The movie about the current protests across the United States was shot a quarter of a century ago.
Tonight, after five days of official farewells throughout the United States, from Minneapolis to Houston, George Floyd was buried. It is not our business to puzzle out whether the deceased was a moral man, but it is worth seeing what was made of him after his death.
At first, Floyd turned into the protest banner for "Black Lives Matter." Then a symbol of police misconduct and callousness of the state machine. Afterward, an emblem of white repentance: kneeling, lying flat, white cops licking the boots of their Black compatriots. And finally, he became a style icon and art object: T-shirts, posters, stickers, a golden coffin, Floyd’s eye on a Paris building.
Actionism has not become the main art of the 21st century overnight. The multicolored lights of the Eiffel Tower and chalk drawings on the pavement which followed the shooting at Paris’ Bataclan concert hall, can barely be called an adequate reaction, but this time everything has gone according to the script.
Each carton in the U.S. bears the "Black Lives Matter" slogan. Floyd’s face is everywhere, absolutely all over the place. Widespread crowds are kneeling with a symbolic duration of eight minutes, 46 seconds. Grieving and indignant celebrities; the crying mayor of a city, who had never seen Floyd alive, in front of the golden coffin.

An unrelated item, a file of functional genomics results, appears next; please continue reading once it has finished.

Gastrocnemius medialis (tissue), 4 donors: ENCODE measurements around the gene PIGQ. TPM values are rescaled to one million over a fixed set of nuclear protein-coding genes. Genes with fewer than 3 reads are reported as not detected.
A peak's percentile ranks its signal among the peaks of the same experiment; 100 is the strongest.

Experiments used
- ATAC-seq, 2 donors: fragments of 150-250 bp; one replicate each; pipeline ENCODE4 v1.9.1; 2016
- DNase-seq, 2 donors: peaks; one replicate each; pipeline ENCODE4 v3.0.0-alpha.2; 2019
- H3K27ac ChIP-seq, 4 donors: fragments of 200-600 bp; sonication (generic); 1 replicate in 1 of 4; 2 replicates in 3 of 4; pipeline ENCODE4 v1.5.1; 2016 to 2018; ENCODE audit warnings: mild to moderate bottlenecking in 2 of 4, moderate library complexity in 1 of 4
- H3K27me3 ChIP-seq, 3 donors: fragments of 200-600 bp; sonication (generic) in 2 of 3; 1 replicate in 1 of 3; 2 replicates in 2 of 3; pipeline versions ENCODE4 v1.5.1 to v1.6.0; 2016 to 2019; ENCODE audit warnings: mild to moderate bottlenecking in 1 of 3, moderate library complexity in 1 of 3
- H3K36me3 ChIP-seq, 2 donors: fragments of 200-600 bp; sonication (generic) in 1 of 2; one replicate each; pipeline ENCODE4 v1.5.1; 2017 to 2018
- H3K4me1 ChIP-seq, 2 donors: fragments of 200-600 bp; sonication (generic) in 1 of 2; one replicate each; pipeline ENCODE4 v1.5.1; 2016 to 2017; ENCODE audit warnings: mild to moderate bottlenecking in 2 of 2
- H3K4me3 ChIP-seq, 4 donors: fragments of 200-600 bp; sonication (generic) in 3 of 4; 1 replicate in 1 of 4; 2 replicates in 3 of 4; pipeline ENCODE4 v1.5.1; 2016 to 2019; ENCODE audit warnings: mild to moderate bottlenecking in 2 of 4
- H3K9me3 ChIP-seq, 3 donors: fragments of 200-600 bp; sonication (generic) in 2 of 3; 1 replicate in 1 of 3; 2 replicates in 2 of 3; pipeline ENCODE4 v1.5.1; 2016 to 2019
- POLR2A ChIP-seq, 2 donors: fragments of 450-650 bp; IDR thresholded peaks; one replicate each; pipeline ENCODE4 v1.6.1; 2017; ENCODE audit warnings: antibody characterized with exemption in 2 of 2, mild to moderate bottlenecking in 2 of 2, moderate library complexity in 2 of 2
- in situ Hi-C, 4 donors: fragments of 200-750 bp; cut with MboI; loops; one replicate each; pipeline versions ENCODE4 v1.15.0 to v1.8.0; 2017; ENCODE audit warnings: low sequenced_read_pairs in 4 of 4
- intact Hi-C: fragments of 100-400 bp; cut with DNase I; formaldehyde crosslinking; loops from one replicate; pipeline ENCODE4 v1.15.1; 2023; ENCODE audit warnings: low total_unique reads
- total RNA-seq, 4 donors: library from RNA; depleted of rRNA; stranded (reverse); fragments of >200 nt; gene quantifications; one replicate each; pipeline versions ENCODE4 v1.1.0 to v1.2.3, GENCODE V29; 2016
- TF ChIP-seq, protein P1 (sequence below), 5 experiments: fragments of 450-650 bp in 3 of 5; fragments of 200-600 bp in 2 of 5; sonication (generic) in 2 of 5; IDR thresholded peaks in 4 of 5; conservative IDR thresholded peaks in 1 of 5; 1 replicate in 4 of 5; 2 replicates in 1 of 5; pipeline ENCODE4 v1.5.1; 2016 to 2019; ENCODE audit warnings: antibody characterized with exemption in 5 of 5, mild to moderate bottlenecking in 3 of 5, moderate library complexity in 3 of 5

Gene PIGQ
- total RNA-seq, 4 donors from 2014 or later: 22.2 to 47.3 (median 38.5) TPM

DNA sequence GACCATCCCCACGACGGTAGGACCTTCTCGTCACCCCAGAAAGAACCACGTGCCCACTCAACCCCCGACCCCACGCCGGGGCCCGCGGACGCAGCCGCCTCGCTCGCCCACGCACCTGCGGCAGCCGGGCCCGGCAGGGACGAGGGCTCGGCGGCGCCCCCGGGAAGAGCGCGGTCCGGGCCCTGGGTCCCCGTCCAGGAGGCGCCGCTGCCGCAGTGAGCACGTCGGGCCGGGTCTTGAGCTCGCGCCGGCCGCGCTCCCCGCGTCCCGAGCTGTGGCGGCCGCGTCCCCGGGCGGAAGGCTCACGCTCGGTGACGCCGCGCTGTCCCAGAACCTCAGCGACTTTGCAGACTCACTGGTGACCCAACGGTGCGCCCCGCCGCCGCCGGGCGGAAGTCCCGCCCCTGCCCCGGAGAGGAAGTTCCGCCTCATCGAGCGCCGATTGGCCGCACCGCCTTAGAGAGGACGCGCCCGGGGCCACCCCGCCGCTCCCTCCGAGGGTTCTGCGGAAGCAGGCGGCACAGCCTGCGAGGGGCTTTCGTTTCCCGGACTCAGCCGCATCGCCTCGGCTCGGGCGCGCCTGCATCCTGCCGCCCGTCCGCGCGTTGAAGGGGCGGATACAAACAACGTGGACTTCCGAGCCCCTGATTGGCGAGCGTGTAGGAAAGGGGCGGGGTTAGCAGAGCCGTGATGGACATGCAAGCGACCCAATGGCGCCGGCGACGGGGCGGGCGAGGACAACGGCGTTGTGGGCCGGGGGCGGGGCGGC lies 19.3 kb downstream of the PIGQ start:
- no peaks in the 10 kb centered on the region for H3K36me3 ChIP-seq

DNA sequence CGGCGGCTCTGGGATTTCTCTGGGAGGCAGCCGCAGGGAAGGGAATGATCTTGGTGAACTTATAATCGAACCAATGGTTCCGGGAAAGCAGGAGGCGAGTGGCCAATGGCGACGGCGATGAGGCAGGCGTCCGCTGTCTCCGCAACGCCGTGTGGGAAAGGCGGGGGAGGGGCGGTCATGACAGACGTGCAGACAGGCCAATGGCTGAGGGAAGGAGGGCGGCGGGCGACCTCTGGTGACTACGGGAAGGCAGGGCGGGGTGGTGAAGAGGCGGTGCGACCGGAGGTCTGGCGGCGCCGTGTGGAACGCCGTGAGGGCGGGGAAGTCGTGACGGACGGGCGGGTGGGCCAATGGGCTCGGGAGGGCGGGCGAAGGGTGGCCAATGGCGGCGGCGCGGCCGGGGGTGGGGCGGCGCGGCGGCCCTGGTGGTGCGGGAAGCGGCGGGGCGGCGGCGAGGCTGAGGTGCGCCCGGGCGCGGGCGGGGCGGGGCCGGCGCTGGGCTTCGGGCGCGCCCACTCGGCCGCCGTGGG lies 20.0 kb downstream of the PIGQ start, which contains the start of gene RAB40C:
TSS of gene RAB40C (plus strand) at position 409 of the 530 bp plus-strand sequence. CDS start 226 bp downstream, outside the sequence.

Destruction of the symbols of oppression: Confederate monuments in the New World and the racist king monuments in the Old World. The idea of inescapable white guilt and the need for certain changes to restore justice has been launched across the planet.
The scourge of police brutality has effectively been turned into a political lever.
For several hours, Floyd’s funeral and memorial were broadcast on all American television channels. For the well-being of the nation, upon completion of these two broadcasts, it would be useful to air “Wag the Dog,” a cult movie for any political strategist.
Indeed, its screenwriter, 72-year-old David Mamet, is safe and sound. He might well have been involved in scripting the Floyd protests.
It even must have been him: one can feel his artistic touch in it.